To begin with, recall that ethics is the branch of philosophy that analyzes and defends concepts of value and thereby seeks to determine right and wrong. There are many different ethical theories that compete to determine what is right and wrong. One of them is divine command theory. It says that what is right and wrong is given by what God freely commands of us.
In this account of ethics, everyone ought to follow God’s commands. This means that God’s commands are universal ethical truths. Recall that any ethical theory that holds there to be at least some universal ethical truths is called objectivist (in opposition to relativist theories).
It should be noted that it is often assumed that someone is a divine command theorist if they believe in a good God. As we will see in the third section, this is a mistaken assumption.
It is important to stress that God’s commands are free. This does not just mean that God makes a decision free from interference. It also means that God doesn’t depend on anything to make commands. This makes God’s freedom very different from our own.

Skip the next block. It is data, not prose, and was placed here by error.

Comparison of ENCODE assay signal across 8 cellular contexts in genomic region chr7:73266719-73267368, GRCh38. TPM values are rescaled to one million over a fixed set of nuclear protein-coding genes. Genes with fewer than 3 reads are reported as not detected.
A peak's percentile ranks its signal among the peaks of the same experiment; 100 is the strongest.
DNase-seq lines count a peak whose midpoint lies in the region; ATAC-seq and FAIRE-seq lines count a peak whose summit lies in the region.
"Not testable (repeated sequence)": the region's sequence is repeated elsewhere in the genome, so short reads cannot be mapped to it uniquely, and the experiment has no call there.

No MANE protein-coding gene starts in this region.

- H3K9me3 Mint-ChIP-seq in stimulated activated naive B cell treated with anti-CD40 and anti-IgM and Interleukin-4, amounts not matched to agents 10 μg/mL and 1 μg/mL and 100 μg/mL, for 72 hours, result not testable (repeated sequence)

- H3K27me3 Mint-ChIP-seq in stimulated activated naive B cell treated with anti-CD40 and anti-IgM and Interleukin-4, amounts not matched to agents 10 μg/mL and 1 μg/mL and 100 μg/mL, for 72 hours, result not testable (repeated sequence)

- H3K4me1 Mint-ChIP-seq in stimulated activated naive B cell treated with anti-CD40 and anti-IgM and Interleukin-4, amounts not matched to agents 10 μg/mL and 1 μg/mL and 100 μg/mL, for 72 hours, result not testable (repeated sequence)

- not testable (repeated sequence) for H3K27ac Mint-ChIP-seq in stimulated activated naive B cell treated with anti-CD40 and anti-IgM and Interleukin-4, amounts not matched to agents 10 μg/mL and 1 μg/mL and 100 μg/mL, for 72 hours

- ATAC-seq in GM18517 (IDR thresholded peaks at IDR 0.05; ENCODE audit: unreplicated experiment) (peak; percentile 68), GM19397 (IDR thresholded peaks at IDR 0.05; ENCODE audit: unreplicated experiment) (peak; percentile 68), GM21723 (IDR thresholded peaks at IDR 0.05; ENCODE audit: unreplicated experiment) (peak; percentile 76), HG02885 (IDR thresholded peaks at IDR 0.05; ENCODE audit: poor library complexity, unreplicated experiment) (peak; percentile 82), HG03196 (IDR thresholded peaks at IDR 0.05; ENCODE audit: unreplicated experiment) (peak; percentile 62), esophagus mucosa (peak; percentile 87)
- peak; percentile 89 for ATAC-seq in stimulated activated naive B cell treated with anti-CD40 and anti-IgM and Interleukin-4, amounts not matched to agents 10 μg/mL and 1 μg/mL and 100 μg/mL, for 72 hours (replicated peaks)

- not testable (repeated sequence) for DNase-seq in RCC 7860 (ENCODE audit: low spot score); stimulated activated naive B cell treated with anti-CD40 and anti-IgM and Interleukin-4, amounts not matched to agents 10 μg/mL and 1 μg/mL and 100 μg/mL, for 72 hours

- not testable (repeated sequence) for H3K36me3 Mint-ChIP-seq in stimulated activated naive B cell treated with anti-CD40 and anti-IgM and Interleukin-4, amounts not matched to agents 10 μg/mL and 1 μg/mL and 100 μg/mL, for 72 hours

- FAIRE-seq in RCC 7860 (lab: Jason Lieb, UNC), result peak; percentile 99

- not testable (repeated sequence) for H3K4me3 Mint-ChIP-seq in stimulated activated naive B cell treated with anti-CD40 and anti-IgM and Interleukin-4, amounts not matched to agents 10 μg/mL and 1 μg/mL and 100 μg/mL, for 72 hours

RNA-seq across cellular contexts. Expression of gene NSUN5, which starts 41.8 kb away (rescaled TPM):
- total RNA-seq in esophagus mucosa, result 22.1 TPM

Imagine someone asked you to choose the car that is most likely to keep you safe, and you picked the one with more airbags and better brakes.
No one forced you to choose that one. But your decision was determined by the features of the car. You didn’t freely command which car was the safest; rather, you responded to which one is in fact the safest.
If God were to respond to some features of what is good or bad, then there would also be no free command.
The kind of complete or absolute freedom God has in commanding what is right or wrong in divine command theory has led to this ethical position also being called theological voluntarism.
Divine command theory bases ethics in religion, but ethics and religion do not have to be related like this. For instance, even if you believe in a God that is good, you do not have to think that all ethical actions are commanded by God.
It could also be the case that you do believe that God freely commands what is right and wrong, but you do not follow any particular religious practices.
Divine command theory is the only account of ethics that ties to religion in such a close way. You can see how religion and ethics are separated by thinking about various religious practices that are not usually thought of as having ethical significance.
A theory of ethics that maintains that right and wrong are determined solely by God's free command.